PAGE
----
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In Sickness....
It's still Dr. Mom!
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"When he's sick, he needs me. That's why I help him. When I'm sick, I go comatose and he's always poking at me! "You OK?" I know he's trying to help me, but he drives me crazy!"
Kittycrazy
 
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Looking back about 50 years to the 1950's, when anyone in the house got the flu or was feeling under the weather, family members, including Dad, relied on Mom to make them feel better.

Fast forward to the 2000's, and according to a recent survey sponsored by the Bayer Corporation, things haven't changed. Dr. Mom is still taking care of everyone when they are ill. Paul Iannini, M.D., the Chief Scientific Advisor for the RTIalert, is also the Chairman of the Department of Medicine at Danbury Hospital in Danbury, CT, and Professor at Yale University School of Medicine in New Haven, CT. When asked about the survey, he said it was done because this hasn't been looked at since the 1950's when most families were in single earner households. Today, most families are in two income households, and more kids are in day care facilities. Bayer was curious if these changes had any impact on what happens when someone gets sick.

The RTIalert Survey, focused on Respiratory Tract Infections (RTI). These include bronchitis, sinus infections, ear infections, and pneumonia. According to Dr. Iannini, "the research supports the stereotype of ‘Dr. Mom’ managing the healthcare needs for her family." Since many of these moms are also working outside the home, they have an added burden when illness hits.

Without good communication skills, this added burden could negatively impact a marriage. Bottom line, if either one of you is suffering from a cold or flu or just feel miserable for a few days, talk about it. Let one another know your expectations. If you are sick, do you just want to be left alone? If you are the healthy one, do you have the time to pamper a sick spouse? Without sharing feelings and thoughts right away, a couple can have unnecessary misunderstandings and arguments.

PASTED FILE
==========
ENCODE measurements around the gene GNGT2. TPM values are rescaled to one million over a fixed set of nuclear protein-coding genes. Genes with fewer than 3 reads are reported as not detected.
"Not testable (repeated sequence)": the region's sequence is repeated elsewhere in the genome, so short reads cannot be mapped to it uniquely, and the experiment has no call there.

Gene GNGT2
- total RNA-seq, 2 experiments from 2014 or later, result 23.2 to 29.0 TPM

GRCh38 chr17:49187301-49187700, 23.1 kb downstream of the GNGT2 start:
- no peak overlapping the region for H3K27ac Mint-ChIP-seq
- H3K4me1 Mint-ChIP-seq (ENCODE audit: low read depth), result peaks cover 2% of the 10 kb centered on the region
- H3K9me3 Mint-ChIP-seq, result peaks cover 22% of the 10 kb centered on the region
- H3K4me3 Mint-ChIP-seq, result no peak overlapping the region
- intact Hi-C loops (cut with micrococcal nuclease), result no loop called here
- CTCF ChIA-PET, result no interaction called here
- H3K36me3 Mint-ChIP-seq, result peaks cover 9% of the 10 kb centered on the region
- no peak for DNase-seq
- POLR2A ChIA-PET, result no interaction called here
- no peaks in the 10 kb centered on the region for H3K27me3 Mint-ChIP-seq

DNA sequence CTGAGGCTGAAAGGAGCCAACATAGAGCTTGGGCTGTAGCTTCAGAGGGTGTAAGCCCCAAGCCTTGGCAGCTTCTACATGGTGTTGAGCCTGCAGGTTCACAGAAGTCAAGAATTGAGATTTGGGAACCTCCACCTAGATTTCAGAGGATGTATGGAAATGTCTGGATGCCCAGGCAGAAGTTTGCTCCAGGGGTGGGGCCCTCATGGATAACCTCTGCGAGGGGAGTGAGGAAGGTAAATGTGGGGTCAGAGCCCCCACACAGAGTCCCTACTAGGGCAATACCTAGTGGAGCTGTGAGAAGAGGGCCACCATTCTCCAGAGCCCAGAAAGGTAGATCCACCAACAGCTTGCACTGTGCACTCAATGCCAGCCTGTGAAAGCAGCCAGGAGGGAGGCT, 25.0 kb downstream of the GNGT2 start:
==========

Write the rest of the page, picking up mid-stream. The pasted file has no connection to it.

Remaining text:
Although 65 percent said they take care of themselves, more women than men seem to do this (69 vs. 58 percent). Of that other 35 percent who said someone else takes care of them when ill, 26 percent noted that it was their spouse or partner. Additionally, when sick, a plurality of respondents (46 percent) said they depend on their spouse or partner to look after day-to-day necessities, work, or family needs.

Conducted by Opinion Research Corporation International, the survey of 2,022 Americans, revealed regional differences in managing RTIs. Apparently if you live in the North Central and South, you just want to be left alone. If you live in the West and Northeast, you say 'rest' is your favorite treatment when sick. Totals however showed that 73 percent of those surveyed prefer to be left alone when they have an RTI, while only 25 percent like to be pampered or cared for.

The majority of respondents with RTIs prefer to sleep when home sick (51 percent). Other activities included watching TV (20 percent), reading (13 percent), working (6 percent), and surfing the web (3 percent). It wasn't a surprise to see that 'feeling lousy' was named as the worst thing about being sick (61 percent). Second was 'can't take care of the family' at 14 percent, and 'missing work' came in third with 13 percent. However more than twice as many women than men chose not being able to care for their family.

 

Some other survey findings:

  • More than twice as many women than men say the worst thing about being sick is that they can’t take care of their family (17 vs. 8 percent)
  • Women are more likely than men to say they take care of themselves while they have a RTI.
  • Men are almost twice as likely as women to report that their spouse takes care of them while they are sick.
  • More women than men felt guilty about missing responsibilities while sick with an RTI (15 vs. 9 percent).
  • Young adults prefer pampering. Adults age 18 to 34 were far more likely to want to be pampered than older adults (36percent vs. 21 percent).
  • Older adults opt for being left alone.
  • More women actually get RTIs than men (38 vs. 24 percent).
  • Women manage their own health more aggressively than men. Women report that they go to the doctor sooner (49 percent of women vs. 38 percent of men). Nearly nine of ten respondents (87 percent) saw a doctor for their RTI, with more women than men (90 vs. 82 percent) going. 45 percent of the total population saw a doctor within 1 to 3 days.
  • When looking at prevention and treatment, the following data was revealed:

  • Hand washing was believed to be the best strategy to avoid an RTI (32 percent women, and 19 percent men).

  • Belief in vitamins and supplements (22 percent).

  • Avoiding sick people (12 percent).

  • Avoiding crowds (10 percent).

  • The favorite RTI remedy (47 percent) was prescription drugs.

  • Over-the-counter medications came in at 24 percent.

  • Lots of rest garnered 14 percent.
  • The impact of an RTI illness is generally missing work or school (52 percent).
  • According to the press release, this telephone survey was conducted between October 19-30, 2000 among a national probability sample of 2,022 adults (1,008 men and 1,014 women) 18 years of age and older. The interviews were weighted by age, sex, geographic region, and race. Results of the sub-sample of qualifying respondents who had RTIs are accurate plus or minus 4 percent, 95 percent of the time. The total sample of respondents is accurate to plus or minus 3 percent, 95 percent of the time.


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